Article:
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Board, SAC to address schools

Committee to look at enrollment issue

PETERBOROUGH — Members of the ConVal School Board and the district’s Selectmen’s Advisory Committee are pledging to work together on one of the challenges facing the district — how to address declining enrollment in some towns’ small elementary schools

At a Selectmen’s Advisory Committee meeting on Thursday, three board members and eight SAC members agreed to form a committee to develop a plan that could get voter support if two towns in the district wanted to consolidate their elementary schools. Peterborough School Board representative Erik Thibault, who presented the idea of a joint committee to the SAC members, said any proposal for changes to elementary schools would have a much better chance of passage if both the School Board and the SAC were in support. In March, two alternative proposals for changes to the district’s Articles of Agreement were rejected by voters. One plan, endorsed by the School Board, would have set up a 10-step procedure for the School Board to study closing a school if it was operating well below capacity, with any recommendation for closing a school to be approved by voters. A second article, submitted by petition and endorsed unanimously by the Selectmen’s Advisory Committee, would have closed Great Brook School in Antrim and moved all middle school students to South Meadow School in Peterborough. Neither proposal got the 2∕ 3 majority required for approval.

At Thursday’s meeting, Thibault said those votes essentially put the district back to square one in dealing with school closings.

“Obviously, we were both slightly out of touch with the voters,” Thibault said to the eight Select Board members at the table. “If we could come up with a plan where we could come together, we could probably get it to pass.”

The district’s Articles of Agreement call for an elementary school in each town in the district except Sharon. Any change to the articles requires a 2∕ 3 margin of approval.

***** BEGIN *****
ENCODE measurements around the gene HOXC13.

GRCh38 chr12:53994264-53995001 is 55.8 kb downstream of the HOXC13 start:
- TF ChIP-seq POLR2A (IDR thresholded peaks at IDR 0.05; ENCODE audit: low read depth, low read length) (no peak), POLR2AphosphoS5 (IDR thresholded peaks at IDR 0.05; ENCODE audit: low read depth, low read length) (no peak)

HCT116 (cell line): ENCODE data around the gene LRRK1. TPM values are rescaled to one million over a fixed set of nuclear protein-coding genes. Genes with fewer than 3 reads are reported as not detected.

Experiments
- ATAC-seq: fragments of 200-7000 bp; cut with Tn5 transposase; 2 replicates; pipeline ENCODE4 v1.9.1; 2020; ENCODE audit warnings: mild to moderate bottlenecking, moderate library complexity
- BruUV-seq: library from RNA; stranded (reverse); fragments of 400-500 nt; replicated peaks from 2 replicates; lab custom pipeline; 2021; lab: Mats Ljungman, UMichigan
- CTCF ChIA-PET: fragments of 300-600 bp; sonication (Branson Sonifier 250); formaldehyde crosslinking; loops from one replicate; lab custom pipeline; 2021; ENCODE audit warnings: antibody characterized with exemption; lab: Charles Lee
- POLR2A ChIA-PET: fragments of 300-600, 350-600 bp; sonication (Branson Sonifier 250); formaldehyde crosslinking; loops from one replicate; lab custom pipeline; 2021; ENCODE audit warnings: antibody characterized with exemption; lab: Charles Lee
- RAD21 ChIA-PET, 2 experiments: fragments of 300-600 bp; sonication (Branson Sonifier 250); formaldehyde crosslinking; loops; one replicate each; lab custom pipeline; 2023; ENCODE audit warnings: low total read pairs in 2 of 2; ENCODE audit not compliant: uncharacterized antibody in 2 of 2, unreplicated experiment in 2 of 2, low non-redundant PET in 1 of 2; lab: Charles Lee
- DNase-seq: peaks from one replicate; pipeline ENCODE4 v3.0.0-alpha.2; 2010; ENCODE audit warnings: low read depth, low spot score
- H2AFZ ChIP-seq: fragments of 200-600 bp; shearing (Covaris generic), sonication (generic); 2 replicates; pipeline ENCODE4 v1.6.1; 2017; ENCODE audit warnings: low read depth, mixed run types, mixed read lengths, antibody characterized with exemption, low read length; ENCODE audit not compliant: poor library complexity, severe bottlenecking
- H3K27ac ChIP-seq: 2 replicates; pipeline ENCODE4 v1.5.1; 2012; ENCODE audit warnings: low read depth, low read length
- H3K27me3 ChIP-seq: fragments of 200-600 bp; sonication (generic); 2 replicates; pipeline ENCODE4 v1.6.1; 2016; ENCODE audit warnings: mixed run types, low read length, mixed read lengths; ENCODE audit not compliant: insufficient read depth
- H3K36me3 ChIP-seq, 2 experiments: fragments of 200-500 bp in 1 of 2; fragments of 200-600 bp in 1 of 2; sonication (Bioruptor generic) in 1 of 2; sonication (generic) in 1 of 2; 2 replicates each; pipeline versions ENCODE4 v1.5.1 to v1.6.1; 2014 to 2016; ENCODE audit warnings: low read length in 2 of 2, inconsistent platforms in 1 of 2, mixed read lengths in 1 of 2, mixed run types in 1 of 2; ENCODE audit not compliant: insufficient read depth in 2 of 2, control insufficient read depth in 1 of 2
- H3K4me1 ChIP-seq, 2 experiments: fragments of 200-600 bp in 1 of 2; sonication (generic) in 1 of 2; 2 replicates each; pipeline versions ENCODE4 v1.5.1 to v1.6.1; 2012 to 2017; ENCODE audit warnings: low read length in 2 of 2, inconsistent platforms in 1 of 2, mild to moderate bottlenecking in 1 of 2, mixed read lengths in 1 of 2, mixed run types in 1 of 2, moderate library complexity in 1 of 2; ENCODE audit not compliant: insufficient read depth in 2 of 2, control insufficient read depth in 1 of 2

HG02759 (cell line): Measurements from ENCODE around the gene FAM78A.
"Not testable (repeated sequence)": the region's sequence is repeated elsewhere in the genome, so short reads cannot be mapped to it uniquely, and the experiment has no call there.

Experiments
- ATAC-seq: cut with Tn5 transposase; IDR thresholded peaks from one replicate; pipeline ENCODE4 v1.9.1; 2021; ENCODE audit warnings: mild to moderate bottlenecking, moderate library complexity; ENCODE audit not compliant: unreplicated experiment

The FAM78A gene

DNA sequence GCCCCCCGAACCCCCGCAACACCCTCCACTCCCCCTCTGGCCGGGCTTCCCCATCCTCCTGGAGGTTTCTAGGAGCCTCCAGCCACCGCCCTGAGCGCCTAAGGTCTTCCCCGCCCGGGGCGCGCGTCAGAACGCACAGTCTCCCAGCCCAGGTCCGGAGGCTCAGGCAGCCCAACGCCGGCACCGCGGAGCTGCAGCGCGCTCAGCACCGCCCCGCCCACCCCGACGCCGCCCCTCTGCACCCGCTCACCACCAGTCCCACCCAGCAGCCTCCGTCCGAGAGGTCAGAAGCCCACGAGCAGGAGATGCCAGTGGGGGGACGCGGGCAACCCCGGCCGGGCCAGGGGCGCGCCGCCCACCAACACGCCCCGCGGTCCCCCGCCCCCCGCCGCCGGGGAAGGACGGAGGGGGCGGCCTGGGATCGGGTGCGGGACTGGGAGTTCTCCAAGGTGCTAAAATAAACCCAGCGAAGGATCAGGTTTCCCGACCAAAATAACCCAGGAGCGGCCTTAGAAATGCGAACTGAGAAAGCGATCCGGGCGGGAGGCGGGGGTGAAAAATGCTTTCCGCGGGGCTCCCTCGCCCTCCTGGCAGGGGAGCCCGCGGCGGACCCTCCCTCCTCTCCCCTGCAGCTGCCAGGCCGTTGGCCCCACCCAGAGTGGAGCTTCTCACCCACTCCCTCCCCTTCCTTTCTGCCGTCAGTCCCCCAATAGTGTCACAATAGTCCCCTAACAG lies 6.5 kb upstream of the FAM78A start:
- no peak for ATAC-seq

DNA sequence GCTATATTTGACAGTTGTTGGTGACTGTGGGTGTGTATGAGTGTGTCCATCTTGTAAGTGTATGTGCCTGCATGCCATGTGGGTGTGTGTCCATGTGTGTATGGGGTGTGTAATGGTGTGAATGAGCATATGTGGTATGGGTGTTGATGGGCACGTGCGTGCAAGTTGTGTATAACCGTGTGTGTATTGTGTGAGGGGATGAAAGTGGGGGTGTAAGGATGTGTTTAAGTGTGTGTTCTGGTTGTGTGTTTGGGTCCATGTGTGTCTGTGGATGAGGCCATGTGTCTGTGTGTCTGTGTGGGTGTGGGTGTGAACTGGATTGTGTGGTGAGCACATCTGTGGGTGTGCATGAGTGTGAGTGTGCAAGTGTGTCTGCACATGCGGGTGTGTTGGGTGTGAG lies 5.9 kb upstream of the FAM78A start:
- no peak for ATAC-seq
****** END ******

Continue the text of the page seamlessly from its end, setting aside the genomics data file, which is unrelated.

Thibault suggested that if two towns in the district were to agree to merge their elementary schools, and the voters in those towns were solidly behind such a plan, a warrant article to amend the Articles of Agreement could be drafted and presented to voters district wide. He used Francestown and Greenfield as an example where residents of the two towns might be in favor of a combined elementary school. Select Board members Scott Carbee of Francestown and Deb Davidson of Greenfield said those towns had actually proposed a combined school about 20 years ago, when the district built new elementary schools in several of the smaller towns, but the School Board at the time had not been receptive to the idea.

Myron Steere, a School Board representative from Greenfield, gave the SAC members a copy of a letter he recently sent to the School Board. In the letter, Steere proposed that the Articles of Agreement be modified to give each town control over the operating costs of it elementary schools and asked that a study committee be formed to evaluate how that would work.

“If each town were to pay the operating costs, each town could decide if they want to consolidate with a neighboring town,” Steere said at Thursday’s meeting.

Carbee wasn’t enthusiastic about having each town responsible for operating costs, saying that the towns consolidated in 1967 due to the challenges of each town having to own and operate its own school.

“My point is to get something started again,” Steere said.

After hearing Thibault’s suggestion for a committee made up of both board representatives and selectmen to work together on a proposal, SAC members agreed to participate.

Hancock Select Board member John Jordan, who chairs the SAC, said Friday that the committee will be made up of the entire SAC membership, plus three representatives of the School Board.

The group also discussed fuel oil costs, in response to a letter to Jordan from School Board Chair Butch Estey. “It seems from the SAC discussions that the towns are getting a better price,” Estey wrote, “I’m asking for the assistance of the SAC to get the best deal for our schools.”

Davidson and Dublin Select Board member Charlie Champagne said their towns don’t participate in a joint fuel-oil buying plan with ConVal.

“We get better prices on our own,” Davidson said.

Champagne said it isn’t practical for a small town like Dublin to prepay for fuel oil under a joint contract, but he said Dublin has gotten good prices by keeping close track of options.

“You can’t be loyal to any one company,” he said.

“You need a point person to keep track of trends in oil prices and lock in at the right time,” Jordan said.

The group recommended two people to work together on the project — Peterborough Public Works Director Rodney Bartlett and ConVal Facilities Manager Tim Grossi. Peterborough Select Board member Barbara Miller said Bartlett would be able to participate and Estey and Thibault, representing the School Board, said Grossi could do so as well.

Dave Anderson can be reached at 924-7172, ext. 233 or He’s on Twitter at @DaveAndersonMLT.

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